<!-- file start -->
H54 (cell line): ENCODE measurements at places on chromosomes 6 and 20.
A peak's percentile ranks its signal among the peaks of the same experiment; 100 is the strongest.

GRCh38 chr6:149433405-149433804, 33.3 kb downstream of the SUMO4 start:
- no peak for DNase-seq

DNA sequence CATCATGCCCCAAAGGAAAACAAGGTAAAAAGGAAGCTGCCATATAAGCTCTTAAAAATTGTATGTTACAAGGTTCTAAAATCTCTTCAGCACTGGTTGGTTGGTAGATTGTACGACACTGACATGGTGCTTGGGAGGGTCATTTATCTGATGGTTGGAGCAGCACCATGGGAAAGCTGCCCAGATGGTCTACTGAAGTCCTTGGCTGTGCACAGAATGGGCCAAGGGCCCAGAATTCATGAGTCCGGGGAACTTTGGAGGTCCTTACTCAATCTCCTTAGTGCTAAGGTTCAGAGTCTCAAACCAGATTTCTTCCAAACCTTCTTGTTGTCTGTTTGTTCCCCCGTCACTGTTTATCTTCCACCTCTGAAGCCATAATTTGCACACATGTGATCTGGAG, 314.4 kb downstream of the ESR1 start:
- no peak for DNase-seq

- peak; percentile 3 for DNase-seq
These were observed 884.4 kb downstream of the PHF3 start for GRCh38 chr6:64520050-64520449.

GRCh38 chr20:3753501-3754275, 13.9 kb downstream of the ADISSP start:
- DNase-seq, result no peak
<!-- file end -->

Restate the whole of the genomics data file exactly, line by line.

H54 (cell line): ENCODE measurements at places on chromosomes 6 and 20.
A peak's percentile ranks its signal among the peaks of the same experiment; 100 is the strongest.

GRCh38 chr6:149433405-149433804, 33.3 kb downstream of the SUMO4 start:
- no peak for DNase-seq

DNA sequence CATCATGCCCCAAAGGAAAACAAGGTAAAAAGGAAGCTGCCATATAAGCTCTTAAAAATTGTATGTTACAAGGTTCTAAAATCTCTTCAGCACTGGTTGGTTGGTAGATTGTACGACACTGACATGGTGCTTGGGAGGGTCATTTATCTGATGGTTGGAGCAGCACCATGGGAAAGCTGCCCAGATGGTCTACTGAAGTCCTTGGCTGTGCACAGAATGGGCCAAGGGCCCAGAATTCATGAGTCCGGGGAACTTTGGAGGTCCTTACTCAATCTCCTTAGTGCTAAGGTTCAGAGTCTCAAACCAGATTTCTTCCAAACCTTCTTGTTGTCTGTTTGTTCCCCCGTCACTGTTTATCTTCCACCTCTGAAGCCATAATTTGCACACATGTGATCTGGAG, 314.4 kb downstream of the ESR1 start:
- no peak for DNase-seq

- peak; percentile 3 for DNase-seq
These were observed 884.4 kb downstream of the PHF3 start for GRCh38 chr6:64520050-64520449.

GRCh38 chr20:3753501-3754275, 13.9 kb downstream of the ADISSP start:
- DNase-seq, result no peak